I do like movie musicals, though! I rewatch The Sound of Music every year, and absolutely adore Mary Poppins. I love Disney movies. The Lion King is an absolute fave. The scene where Simba climbs Pride Rock? “It is time.” I sing every time my cats climb out on the rock overlooking the creek at the back of our garden. Yeah, you all knew I was weird.

While we’re talking animated films, the music for Hayao Miyazaki and Studio Ghibli films is always well considered, and the sound effects for The Wind Rises are very cool.

I wish I could ramble on forever, but I will show some restraint and leave you with one last video, which is from Curious George. Going to see this movie with my daughter resulted in another immediate soundtrack purchase. In my defense, I was already a Jack Johnson fan going in.

For a good list of movies with unforgettable music, visit: The 50 greatest film soundtracks

 

My Favourite Things: 2015

I always wait until the last possible moment to write this post because, in the last two years, I’ve had to update a couple of the entries as I go to one last movie or find the book I couldn’t have made it through my life without reading. This year, the delay again proved worthwhile as I became absorbed in December by some of the best television I have ever seen, and a number of startlingly good books.

As always, highlighted entries point to my reviews and rambles.

Books

2015Books

I read about 270 books this year. That’s twenty less than 2014 and, consequently, I awarded fewer five star ratings. I had 64 to choose from when trying to decide which books to rave about. Narrowing my list of favourites wasn’t as hard as last year, however, as there were some clear standouts.

Science Fiction: Hyperion by Dan Simmons

This book kinda blew me away. Actually, there’s no ‘kinda’ about it. This book hit all my buttons: impending apocalypse (okay, it’s Armageddon, but good enough), deeply drawn characters and a sprawling sense of space—a universe you could live in, would recognise when you returned to it—poetry and a compelling narrative. Six compelling narratives, actually. Told from the consecutive points of view of six of the seven men and women making a pilgrimage as the galaxy prepares for war, this book is a saga in one volume. It’s three love stories and a treatise on military action. It examines humanity, religion, philosophy, art and politics. The story bends time and rules. It’s just nothing short of amazing.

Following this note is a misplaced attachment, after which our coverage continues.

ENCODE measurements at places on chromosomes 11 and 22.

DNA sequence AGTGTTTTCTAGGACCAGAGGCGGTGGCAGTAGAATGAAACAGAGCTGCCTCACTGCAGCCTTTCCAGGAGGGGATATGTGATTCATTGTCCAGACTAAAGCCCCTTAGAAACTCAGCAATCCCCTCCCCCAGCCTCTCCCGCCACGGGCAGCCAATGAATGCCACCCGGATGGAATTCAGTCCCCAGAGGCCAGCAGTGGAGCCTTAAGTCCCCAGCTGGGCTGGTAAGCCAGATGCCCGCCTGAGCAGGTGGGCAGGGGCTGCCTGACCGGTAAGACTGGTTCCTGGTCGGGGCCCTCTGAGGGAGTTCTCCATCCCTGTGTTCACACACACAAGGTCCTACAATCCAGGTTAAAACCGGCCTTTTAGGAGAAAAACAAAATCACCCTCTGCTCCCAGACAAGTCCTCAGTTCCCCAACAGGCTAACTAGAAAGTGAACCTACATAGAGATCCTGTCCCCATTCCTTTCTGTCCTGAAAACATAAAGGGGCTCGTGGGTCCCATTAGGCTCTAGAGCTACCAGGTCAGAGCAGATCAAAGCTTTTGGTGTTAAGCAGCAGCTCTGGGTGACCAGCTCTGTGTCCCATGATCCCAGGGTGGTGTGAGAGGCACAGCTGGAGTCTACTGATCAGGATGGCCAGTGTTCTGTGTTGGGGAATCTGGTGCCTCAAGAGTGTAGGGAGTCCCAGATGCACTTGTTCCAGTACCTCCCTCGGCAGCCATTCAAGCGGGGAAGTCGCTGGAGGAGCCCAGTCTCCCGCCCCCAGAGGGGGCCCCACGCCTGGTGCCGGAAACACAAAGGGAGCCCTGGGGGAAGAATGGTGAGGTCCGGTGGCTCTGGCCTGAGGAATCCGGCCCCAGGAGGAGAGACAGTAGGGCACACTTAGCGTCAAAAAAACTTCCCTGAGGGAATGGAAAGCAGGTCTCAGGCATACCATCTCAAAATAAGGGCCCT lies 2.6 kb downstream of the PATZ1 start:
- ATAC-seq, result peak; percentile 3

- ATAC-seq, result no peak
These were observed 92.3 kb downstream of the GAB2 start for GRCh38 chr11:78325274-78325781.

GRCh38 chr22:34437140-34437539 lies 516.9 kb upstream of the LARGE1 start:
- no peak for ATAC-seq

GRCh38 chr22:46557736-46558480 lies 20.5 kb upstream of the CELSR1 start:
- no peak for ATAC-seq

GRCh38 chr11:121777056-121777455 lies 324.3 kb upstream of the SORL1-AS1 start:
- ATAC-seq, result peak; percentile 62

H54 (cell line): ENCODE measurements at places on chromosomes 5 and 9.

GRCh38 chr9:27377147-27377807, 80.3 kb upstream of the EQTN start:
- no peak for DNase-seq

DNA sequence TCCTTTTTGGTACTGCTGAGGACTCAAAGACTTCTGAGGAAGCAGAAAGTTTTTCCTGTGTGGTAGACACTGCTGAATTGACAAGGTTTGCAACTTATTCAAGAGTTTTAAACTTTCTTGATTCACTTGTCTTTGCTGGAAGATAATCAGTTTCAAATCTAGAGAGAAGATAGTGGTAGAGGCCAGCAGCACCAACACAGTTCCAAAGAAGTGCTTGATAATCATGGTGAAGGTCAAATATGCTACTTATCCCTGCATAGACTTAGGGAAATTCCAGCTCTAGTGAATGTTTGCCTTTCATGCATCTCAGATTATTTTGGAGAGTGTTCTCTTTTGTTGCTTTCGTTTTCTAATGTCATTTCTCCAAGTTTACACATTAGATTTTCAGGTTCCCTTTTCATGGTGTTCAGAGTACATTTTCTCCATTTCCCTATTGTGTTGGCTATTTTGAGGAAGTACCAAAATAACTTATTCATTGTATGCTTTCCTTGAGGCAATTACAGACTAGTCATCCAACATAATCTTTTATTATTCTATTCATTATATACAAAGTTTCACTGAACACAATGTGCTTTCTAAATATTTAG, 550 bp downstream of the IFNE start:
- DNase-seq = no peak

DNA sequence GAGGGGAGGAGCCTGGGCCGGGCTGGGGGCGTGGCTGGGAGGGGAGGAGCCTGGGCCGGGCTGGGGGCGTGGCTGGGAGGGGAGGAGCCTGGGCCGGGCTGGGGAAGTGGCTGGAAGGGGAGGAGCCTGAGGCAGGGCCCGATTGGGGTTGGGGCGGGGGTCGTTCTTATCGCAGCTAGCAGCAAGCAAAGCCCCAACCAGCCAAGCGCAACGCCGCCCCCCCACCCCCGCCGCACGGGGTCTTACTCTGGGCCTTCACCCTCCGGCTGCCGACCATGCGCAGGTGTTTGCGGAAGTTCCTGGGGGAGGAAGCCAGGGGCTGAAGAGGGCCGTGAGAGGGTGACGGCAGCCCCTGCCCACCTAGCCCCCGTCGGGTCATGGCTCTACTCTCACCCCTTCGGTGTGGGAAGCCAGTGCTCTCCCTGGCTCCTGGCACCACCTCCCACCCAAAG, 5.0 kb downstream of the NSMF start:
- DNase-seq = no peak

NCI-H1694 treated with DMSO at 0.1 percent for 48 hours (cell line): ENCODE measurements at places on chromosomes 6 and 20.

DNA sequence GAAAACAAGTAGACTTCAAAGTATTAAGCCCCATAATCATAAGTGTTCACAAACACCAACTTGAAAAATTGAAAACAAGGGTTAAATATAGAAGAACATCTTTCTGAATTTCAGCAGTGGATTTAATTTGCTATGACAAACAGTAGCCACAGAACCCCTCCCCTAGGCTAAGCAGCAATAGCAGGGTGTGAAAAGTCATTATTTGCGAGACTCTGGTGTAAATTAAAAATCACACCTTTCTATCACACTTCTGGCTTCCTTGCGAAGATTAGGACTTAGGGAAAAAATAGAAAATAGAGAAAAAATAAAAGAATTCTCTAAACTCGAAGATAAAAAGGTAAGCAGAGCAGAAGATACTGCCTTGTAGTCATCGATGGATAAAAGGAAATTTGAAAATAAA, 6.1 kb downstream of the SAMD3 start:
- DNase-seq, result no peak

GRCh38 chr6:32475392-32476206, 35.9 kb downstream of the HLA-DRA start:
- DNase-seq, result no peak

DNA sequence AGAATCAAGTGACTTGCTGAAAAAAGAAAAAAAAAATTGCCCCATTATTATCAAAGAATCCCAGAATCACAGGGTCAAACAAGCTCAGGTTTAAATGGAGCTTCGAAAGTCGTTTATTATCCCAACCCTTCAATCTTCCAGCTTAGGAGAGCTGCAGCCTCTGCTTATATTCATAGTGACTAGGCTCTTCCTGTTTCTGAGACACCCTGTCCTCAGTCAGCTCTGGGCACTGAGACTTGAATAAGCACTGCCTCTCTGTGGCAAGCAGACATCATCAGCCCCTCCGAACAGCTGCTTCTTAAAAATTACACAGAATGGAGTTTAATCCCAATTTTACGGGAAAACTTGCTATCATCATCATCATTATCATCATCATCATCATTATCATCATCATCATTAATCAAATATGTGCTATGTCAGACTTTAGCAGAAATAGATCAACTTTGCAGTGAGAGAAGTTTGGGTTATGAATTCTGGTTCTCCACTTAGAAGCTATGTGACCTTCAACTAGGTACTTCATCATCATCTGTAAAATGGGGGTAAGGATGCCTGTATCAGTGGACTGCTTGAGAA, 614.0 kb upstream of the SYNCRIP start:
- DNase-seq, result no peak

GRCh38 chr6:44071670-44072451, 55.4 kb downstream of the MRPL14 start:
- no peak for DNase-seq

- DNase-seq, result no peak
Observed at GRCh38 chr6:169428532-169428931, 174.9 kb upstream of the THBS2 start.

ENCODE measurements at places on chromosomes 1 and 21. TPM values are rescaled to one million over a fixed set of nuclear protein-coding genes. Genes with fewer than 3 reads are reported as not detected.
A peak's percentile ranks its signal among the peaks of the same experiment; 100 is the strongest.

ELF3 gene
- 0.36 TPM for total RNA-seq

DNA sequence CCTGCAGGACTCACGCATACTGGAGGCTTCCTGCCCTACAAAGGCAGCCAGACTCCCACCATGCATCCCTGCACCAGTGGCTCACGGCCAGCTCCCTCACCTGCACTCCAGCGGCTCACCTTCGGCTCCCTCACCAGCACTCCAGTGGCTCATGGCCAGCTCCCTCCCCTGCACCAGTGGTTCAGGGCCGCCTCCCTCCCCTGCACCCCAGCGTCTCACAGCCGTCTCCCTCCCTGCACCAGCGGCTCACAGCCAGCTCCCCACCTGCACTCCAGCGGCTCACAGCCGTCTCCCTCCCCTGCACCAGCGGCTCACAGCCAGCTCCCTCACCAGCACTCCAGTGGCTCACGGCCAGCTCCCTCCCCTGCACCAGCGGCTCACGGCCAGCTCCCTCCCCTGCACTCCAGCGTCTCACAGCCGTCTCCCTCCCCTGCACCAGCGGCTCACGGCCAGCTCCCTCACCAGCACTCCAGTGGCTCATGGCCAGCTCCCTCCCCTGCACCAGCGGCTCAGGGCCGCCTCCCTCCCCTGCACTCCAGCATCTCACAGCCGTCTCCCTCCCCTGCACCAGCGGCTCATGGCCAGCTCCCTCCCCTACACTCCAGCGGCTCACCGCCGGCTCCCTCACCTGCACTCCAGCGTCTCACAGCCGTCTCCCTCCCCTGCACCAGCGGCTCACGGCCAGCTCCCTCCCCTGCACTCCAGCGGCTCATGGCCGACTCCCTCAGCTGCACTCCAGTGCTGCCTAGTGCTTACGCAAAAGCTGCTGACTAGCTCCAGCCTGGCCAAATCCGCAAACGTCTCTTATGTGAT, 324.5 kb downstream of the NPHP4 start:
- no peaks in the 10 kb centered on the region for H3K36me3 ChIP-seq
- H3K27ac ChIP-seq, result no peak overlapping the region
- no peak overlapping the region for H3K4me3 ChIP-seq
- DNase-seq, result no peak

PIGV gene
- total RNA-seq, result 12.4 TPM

I also enjoyed Kevin Anderson’s return to the Seven Suns universe in the Saga of Shadows, Pierce Brown’s follow up to Red Rising (last year’s top SF pick from me), Golden Son, and everything I read by Peter Clines.

Fantasy: City of Stairs by Robert Jackson Bennett

Long. Oh my goodness, so long. Every word is worth it, though. Every. Single. World. This book, these characters, this world! SIGRUD! Also, there’s a sequel coming out next year and I already have the ARC for it. *pause for epic flailing*

What sets this book apart is the world building. It’s truly unique. I have never read about a world like this one, and the world is such an integral part of the story. It’s nearly a character in its own right.

Close runner-up is Theft of Swords (Riyria Revelations #1) by Michael J. Sullivan, a new to me author who is now an auto-buy author. I will read anything this man writes. A part of the charm of this series is the fabulous narration by Tim Gerard Reynolds. If you can afford to do this on audio, go for it.

Horror: The Girl with all the Gifts by M.R. Carey

This is a new category. I don’t usually read horror, but The Girl with all the Gifts is one of those stories that caught me by surprise. I can’t reveal much about the plot without giving away the magic, but what made this book work for me was the extraordinary journey of one of the characters. I despised this character at the beginning. I began to understand them halfway through. I was utterly besotted with their arc by the end—and then there’s a scene that just… Yeah, I’m haunted.

Graphic Novel: Commencement (Star Wars: Knights of the Old Republic, #1) by John Jackson Miller

For me, this story combined elements of the original three movies and the world fabulously imagined by BioWare for Star Wars: The Old Republic. Great storytelling, decent art and fifty chapters to keep you invested for a good long time.

Romance: Waiting for the Flood by Alexis J. Hall

My review for Waiting for the Flood was a quote from within the book which, for me, defined the very essence of romance: